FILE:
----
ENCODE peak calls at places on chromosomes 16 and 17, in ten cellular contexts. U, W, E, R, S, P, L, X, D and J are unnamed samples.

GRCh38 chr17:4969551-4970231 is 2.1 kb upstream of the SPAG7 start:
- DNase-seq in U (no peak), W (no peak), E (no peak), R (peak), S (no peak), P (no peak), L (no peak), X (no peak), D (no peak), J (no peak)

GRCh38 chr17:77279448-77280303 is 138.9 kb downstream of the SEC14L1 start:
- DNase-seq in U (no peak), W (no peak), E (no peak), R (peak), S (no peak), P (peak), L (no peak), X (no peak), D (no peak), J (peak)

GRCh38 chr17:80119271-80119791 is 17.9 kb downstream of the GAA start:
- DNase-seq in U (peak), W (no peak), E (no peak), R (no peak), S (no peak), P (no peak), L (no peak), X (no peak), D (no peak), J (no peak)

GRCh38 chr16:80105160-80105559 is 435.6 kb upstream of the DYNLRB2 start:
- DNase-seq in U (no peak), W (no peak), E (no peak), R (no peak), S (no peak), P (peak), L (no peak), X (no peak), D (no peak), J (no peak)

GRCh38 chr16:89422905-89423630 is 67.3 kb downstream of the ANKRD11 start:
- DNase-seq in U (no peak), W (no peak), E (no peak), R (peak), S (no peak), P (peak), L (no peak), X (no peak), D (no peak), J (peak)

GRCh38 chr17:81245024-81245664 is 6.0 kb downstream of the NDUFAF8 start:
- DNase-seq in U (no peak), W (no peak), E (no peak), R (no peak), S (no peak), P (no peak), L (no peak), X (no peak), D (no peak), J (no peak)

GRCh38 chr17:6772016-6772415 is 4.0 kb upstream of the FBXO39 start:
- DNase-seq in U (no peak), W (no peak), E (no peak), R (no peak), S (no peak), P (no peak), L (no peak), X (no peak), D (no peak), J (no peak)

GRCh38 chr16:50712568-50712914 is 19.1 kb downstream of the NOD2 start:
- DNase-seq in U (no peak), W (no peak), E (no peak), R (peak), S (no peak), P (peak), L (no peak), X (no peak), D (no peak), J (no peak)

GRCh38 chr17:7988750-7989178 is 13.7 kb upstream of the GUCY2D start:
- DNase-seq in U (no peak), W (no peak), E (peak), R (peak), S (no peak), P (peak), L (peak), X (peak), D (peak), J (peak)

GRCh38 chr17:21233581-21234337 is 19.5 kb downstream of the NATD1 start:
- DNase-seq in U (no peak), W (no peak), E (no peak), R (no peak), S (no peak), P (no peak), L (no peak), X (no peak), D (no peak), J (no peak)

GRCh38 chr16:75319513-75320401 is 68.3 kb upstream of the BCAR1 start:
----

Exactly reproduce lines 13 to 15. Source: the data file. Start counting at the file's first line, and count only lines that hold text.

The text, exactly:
- DNase-seq in U (no peak), W (no peak), E (no peak), R (no peak), S (no peak), P (no peak), L (no peak), X (no peak), D (no peak), J (no peak)

GRCh38 chr17:6772016-6772415 is 4.0 kb upstream of the FBXO39 start:
- DNase-seq in U (no peak), W (no peak), E (no peak), R (no peak), S (no peak), P (no peak), L (no peak), X (no peak), D (no peak), J (no peak)